Friday, August 20, 2010

Forty Shades of Green [And Grey]

I moved to Cork yesterday, along with the rest of the IFSA-Butler Early Start kids (more on them when I return to my tales of Dublin). The day started out relatively nicely in Dublin. As we drove southwest over the next two and a half hours, it got progressively darker and greyer, until it would have put Oberlin at its most miserable to shame. Eventually it started raining, and continued to rain all the way to Cork, as we were dragging our stuff into the apartment complex, as we were walking into town… you get the idea. It was still raining when I went to bed. It was that fine, misty kind of rain that’s just enough to be annoying if you’re out in it, but will still somehow get you soaked.

I’ve concluded that weather forecasts mean very little here. The sky just does whatever the hell it wants. One of the presenters at orientation today had a quip about going through several seasons already this morning. It turned out to be a gloriously warm, sunny day, despite yesterday and despite the fact that last night my weather widget predicted another cold, rainy day today. Dublin was beautiful like today while I was there alone, except for a shower here and there, and then during my IFSA-Butler orientation Tuesday and Wednesday it was raining and then sunny, raining and then sunny, raining and then sunny all day long. I don’t mind it much, actually. I mind the relentless grey of Ohio. I mind downpours. I mind sub-freezing temperatures and snow. Indecision I can live with, if the bad isn’t as bad as all that.

Anyway, the landscape outside the bus window yesterday morning also got progressively greener as we moved southwest. People always talk about how green this part of the world is, and at first I had been unimpressed. Now I understand. And eventually I realized that if I could stop looking at the green pastures and the cattle and the wheatfields and the flocks of sheep with border collies standing guard, and look up once in a while, I might see a crumbling medieval tower rising up out of the landscape as casually as you please. I didn’t see anything yesterday that would compare to the castles I saw just hanging out along the highway in the French countryside, but it was exciting nonetheless.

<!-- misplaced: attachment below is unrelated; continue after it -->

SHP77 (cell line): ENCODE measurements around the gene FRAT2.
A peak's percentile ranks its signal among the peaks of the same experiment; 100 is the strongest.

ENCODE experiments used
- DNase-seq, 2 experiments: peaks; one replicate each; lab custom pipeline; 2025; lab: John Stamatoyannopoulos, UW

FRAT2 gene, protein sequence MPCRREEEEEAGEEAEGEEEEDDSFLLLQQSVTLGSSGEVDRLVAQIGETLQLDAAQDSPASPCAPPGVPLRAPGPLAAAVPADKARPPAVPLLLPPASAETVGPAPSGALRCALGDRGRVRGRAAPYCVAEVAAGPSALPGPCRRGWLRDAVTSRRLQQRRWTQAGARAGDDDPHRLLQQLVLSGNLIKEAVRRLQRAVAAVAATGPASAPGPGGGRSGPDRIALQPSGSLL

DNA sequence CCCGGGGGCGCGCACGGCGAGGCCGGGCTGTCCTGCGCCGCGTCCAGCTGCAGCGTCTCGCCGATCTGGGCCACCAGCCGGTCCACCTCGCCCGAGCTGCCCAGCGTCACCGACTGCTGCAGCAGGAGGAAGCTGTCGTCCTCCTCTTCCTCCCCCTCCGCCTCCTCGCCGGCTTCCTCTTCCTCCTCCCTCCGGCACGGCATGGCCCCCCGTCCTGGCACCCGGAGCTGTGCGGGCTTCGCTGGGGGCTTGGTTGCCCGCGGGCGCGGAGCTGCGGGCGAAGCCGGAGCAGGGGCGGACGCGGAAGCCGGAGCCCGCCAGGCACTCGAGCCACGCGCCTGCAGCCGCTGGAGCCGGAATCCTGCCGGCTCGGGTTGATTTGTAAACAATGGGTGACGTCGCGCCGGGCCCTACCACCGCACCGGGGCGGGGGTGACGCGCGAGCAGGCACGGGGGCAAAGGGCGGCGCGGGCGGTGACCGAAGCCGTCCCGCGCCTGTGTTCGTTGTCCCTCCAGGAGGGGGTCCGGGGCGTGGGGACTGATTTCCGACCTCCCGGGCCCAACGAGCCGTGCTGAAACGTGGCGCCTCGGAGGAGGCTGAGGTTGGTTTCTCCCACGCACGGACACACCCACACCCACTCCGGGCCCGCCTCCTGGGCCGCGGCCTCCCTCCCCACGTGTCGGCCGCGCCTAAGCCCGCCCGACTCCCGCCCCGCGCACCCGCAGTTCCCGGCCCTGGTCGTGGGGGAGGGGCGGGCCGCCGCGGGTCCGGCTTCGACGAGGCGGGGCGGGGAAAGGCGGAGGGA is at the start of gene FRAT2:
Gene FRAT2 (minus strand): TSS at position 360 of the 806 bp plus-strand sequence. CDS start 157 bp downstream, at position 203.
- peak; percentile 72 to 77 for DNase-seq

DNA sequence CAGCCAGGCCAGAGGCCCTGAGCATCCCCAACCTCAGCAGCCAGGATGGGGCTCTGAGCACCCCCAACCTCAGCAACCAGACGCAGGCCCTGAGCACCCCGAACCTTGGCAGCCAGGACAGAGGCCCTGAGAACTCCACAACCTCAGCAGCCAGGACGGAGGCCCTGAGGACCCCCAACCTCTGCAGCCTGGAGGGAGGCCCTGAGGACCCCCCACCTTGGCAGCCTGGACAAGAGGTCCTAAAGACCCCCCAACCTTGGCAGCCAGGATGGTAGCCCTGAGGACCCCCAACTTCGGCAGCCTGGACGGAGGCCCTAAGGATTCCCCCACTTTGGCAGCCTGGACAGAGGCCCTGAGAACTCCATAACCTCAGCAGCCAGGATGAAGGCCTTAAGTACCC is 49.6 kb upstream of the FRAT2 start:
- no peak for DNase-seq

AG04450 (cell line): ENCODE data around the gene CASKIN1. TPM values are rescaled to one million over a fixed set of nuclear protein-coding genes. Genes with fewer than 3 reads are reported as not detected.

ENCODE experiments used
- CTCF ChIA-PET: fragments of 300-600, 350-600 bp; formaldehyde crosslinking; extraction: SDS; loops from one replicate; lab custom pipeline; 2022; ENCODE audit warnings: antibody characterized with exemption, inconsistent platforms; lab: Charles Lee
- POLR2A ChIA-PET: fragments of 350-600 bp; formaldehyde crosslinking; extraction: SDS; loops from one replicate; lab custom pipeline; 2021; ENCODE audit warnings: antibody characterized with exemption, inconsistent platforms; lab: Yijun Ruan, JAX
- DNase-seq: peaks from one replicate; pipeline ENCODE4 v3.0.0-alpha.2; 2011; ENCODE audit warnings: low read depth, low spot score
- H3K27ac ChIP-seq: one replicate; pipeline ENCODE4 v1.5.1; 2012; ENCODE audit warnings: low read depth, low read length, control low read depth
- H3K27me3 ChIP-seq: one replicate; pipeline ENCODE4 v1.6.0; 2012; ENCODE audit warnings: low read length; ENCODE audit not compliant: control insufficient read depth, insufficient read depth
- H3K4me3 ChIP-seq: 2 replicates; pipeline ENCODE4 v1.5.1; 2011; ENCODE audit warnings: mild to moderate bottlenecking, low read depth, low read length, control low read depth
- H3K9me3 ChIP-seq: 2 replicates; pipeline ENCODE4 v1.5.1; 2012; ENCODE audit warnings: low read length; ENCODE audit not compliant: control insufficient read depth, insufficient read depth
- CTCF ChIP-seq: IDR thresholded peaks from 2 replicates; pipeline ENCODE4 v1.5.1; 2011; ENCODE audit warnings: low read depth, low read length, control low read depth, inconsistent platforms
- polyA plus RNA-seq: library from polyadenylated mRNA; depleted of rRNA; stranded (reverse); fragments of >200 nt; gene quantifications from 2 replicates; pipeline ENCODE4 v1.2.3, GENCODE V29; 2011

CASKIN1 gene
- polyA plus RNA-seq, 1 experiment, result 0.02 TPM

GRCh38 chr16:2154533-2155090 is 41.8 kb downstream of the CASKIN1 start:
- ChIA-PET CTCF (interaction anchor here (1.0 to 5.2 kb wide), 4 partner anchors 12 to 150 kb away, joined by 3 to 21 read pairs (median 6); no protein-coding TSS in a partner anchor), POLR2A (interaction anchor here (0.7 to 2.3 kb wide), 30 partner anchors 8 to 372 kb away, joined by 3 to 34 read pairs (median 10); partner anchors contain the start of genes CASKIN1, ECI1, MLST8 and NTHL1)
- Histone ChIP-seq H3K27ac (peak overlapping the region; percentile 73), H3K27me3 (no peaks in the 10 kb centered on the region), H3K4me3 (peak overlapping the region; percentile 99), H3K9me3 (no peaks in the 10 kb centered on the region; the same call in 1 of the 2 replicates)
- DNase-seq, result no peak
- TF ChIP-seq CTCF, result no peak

My apartment is glorious. I have my own bedroom AND my own bathroom, and the kitchen is nicer than what I have at home, albeit with few useful cooking utensils. There’s a nice living room, too. My room is brightly lit, my desk is huge, my chair is comfy, my shelves and drawers are generous, my closet is organized. Everything is very well-maintained. This is far nicer than anywhere I’ve stayed in Oberlin. Possibly this is the nicest place I will live for a long time to come.

The apartment I’m in houses five, but so far I only have two roommates. Presumably there will be another two here next month when the real semester starts, but I have no idea whether they will also be international students or whether they will be Irish.

The major downside is that we are a good fifteen minute walk from campus, which is significantly more than what I was expecting from what people had said to us before we got here. Downtown is at least that far again past campus and possibly farther. It doesn’t help that there are five or six apartment blocks in the complex and I’m in the one farthest back from the road. Of course.

The other downside is that laundry costs twice as much as at Oberlin, and the machines are smaller.